This is an extremely interesting idea linking elementary particle physics and inflationary cosmology. The Higgs field with a specific “non minimal” coupling to gravity, could, in principle, play a double role as a field driving inflation, and, later on, breaking symmetry between weak and electromagnetic interactions.
The first models of this type were introduced in the 80’s, but the real interest in such models emerged after the paper by Bezrukov and Shaposhnikov in 2008. These models are in good agreement with the presently available cosmological data. Rather mysteriously, cosmological predictions of Higgs inflation almost coincide with the predictions of the Starobinsky model invented back in 1980, even though these models are very different from each other.
The deep reasons for this coincidence have been revealed soon after the Planck 2013 data release, in a series of our papers with Renata Kallosh, Sergio Ferrara and Diederik Roest. This helped to develop a new class of inflationary models, which we called cosmological attractors, or α-attractors. These models generalize the Starobinsky model and the Higgs inflation. They have very similar predictions for the spectral index ns but allow lots of flexibility for the amplitude of inflationary gravitational waves. A different but closely related class of inflationary models was also developed by John Ellis, Dimitri Nanopoulos, and Keith Olive.
In my view, cosmological attractors, in combination with a family of string theory motivated brane inflation models, can describe practically any value of the spectral index ns and any amplitude of inflationary gravitational waves compatible with the latest Planck data .
How big is the Universe according to the latest models of inflation?
Back in 1982, in my first talks on new inflation, I often apologized when I mentioned that according to that model, the universe after inflation has size about 10300 cm. I used to say that this is unusually large, so probably in realistic models it will be much smaller. But a year later I found that in the simplest version of chaotic inflation, the universe could easily acquire size 10100000000000 cm. For comparison, the size of the part of the universe that we see now is only about 1028 cm.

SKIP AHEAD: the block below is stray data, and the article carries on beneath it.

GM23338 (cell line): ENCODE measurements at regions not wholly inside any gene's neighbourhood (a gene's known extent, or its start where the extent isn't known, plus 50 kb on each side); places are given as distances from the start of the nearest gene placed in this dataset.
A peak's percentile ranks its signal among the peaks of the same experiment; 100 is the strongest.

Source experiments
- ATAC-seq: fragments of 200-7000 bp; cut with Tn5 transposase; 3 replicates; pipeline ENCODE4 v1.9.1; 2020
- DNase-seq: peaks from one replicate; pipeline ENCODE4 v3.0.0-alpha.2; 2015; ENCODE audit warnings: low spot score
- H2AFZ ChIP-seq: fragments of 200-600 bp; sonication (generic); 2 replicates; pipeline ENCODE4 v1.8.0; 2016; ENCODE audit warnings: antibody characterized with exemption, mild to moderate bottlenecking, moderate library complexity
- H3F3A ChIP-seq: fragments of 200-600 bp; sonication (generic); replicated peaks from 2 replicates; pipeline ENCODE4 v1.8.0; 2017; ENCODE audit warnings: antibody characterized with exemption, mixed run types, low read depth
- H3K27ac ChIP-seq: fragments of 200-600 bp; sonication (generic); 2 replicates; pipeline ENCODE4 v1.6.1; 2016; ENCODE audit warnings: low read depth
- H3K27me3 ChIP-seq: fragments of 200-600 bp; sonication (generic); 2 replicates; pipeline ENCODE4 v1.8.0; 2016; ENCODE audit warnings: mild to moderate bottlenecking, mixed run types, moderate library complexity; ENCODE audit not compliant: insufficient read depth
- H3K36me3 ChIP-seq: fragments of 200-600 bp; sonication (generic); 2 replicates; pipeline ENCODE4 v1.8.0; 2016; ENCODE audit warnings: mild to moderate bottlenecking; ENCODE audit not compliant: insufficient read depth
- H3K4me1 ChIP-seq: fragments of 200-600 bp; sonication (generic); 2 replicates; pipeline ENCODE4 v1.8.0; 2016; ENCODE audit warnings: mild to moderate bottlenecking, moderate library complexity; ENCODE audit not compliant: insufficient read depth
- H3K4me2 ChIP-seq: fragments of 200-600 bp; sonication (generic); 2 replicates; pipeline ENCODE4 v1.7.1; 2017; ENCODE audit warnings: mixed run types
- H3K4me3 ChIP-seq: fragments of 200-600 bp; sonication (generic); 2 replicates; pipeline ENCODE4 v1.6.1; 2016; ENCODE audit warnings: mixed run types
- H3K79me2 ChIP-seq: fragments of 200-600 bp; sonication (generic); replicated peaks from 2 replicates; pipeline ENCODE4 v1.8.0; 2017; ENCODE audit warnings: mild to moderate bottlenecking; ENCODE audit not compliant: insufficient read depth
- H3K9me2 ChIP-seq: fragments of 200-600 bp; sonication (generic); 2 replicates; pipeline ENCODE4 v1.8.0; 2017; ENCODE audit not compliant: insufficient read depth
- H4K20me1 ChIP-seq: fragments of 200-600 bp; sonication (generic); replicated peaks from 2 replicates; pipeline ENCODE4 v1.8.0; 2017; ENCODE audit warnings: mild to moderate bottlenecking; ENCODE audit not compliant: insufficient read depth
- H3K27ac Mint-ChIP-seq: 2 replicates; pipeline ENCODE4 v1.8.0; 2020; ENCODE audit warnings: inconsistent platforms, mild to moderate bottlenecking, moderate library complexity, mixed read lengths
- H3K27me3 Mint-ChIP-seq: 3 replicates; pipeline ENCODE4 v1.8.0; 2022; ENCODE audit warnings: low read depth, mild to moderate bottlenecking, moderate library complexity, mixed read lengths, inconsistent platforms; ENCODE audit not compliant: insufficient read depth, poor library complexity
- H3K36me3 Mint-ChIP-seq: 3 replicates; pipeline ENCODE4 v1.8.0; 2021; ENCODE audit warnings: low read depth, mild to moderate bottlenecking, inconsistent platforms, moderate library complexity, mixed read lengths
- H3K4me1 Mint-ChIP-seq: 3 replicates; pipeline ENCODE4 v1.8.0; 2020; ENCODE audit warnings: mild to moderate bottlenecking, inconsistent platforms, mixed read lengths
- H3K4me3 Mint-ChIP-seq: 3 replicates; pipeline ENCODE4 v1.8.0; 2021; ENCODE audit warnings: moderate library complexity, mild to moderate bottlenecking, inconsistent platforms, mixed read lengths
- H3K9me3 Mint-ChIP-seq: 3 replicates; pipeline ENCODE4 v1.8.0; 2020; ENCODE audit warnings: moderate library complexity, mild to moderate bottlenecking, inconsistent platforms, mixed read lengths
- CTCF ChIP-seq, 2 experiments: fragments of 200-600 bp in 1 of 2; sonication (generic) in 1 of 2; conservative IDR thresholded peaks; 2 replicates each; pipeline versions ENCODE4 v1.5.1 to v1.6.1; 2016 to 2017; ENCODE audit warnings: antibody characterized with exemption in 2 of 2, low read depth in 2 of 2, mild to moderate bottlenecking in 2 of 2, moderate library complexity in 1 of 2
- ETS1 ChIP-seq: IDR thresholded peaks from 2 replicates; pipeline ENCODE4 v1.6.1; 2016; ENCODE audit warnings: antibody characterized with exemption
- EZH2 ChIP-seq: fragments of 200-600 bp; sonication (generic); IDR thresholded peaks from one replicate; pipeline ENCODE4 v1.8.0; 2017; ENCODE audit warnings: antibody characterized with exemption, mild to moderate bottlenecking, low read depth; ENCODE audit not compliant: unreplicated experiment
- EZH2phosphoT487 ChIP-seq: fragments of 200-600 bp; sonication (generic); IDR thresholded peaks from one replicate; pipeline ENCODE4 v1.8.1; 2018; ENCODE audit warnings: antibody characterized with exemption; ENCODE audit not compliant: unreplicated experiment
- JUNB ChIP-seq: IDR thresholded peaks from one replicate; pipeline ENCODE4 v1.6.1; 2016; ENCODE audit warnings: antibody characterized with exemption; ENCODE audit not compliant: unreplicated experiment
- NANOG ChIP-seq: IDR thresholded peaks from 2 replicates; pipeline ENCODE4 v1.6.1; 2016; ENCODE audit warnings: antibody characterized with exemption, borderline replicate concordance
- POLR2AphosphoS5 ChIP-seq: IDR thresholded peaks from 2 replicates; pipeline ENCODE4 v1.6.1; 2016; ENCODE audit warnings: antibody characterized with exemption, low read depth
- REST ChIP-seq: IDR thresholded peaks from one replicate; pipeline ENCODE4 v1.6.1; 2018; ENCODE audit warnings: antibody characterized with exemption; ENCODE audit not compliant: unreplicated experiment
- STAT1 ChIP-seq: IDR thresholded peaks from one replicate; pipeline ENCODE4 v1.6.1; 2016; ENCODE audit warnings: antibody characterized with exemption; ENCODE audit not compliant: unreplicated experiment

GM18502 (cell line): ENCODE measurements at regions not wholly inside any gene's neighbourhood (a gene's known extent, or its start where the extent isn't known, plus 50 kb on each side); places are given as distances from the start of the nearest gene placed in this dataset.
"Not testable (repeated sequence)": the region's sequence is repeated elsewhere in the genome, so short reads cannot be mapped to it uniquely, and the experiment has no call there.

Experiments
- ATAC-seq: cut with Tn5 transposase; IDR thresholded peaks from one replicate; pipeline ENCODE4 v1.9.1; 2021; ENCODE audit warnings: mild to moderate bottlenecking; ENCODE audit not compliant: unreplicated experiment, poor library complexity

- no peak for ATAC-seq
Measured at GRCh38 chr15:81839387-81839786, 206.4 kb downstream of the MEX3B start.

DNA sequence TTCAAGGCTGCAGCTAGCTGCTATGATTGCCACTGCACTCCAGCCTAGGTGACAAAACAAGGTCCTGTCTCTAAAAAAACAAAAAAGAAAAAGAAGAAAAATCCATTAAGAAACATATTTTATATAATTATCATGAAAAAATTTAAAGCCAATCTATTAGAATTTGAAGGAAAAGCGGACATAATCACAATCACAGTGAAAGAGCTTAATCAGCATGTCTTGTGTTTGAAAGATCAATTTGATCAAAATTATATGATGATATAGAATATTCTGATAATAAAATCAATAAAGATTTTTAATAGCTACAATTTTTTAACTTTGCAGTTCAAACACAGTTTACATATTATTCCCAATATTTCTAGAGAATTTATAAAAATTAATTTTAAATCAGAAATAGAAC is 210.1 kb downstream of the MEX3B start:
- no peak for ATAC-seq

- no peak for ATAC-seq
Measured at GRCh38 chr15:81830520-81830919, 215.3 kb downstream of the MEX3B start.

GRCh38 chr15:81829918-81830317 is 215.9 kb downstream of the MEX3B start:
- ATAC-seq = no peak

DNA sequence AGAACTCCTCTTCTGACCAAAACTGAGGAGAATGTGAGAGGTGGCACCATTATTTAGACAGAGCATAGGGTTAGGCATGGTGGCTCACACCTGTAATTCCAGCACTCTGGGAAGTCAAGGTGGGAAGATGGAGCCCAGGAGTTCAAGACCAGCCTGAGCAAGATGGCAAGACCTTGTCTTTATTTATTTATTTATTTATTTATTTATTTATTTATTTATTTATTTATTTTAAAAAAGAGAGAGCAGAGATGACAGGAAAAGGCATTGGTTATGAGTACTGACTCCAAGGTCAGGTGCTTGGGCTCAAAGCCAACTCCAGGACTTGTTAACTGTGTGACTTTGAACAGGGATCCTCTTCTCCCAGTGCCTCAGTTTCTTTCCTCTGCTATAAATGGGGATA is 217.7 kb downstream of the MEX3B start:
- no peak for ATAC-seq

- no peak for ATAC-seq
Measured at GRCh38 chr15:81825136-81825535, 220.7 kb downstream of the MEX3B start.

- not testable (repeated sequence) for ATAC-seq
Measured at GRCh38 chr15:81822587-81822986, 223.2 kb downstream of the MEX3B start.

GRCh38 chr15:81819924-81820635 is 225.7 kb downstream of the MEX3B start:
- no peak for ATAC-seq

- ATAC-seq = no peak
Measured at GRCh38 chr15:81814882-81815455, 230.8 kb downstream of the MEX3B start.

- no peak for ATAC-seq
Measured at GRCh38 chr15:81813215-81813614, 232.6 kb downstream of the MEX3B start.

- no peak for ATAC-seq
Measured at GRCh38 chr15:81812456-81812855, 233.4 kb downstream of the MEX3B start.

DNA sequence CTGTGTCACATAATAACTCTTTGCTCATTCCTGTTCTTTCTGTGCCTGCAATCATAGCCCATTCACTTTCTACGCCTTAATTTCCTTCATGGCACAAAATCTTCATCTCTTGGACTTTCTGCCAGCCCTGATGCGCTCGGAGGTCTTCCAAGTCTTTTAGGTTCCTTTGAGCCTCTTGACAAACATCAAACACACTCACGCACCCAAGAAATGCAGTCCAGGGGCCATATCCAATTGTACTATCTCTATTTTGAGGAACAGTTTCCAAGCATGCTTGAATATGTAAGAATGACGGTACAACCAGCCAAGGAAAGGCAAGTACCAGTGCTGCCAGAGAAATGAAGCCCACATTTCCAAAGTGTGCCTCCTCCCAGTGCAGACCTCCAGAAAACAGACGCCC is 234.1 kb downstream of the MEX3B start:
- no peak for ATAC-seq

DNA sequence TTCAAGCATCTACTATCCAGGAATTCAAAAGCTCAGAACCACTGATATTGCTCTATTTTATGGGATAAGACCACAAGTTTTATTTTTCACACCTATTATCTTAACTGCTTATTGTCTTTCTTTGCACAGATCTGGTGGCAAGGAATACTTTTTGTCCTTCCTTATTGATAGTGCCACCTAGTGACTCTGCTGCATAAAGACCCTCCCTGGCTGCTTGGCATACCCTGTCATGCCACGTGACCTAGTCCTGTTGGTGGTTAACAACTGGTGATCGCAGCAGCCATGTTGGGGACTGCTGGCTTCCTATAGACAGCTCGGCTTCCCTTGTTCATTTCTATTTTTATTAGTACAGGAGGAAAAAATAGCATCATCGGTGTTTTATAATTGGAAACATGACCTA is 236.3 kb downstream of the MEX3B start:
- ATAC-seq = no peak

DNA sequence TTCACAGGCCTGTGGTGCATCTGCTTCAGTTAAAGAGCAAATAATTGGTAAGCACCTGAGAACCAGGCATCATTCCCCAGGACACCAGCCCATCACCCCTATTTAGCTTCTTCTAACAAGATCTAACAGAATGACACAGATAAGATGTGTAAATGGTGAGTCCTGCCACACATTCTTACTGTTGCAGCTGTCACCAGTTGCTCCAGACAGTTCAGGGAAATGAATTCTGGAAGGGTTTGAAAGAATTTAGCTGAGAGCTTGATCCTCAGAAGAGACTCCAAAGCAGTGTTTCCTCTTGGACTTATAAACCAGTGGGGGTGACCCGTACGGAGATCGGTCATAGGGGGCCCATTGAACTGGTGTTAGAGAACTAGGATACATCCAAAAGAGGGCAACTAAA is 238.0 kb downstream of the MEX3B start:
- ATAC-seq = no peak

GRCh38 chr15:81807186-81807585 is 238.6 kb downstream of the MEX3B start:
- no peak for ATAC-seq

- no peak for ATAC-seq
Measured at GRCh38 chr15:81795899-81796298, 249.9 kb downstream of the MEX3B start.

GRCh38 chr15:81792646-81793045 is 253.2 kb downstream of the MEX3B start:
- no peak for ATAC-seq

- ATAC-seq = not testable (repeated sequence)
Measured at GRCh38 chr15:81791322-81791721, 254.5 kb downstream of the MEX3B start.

Later on, I found that quantum fluctuations in the chaotic inflation scenario can be so large, that instead of slowly rolling to the minimum of its potential, the scalar field driving inflation may occasionally jump uphill. The probability of such events is very small, but the parts of the universe where it happens become exponentially rewarded by an even faster growth of their volume. As a result of this process, inflation ends in some parts of the universe, in one of which we live now, but it may eternally continue in many other parts, making the universe infinitely large .
Moreover, quantum fluctuations generated in this process can be powerful enough to take scalar fields from any minimum of their potential and place it to another minimum. In the simplest version of the Standard Model, there is only one minimum, but in supersymmetric GUTs one may encounter dozens of different minima corresponding to stable or metastable vacua. Properties of elementary particles in these vacua are different from each other.
This is similar to what is well known in chemistry: Water can be liquid, solid, or vapor. It is the same water, but fish can live only in the liquid water. Similarly, the universe may consist of different exponentially large parts with different properties, different types of symmetry breaking, different laws of low-energy physics realized in each of these parts, and we can live only in those parts that are compatible with our existence.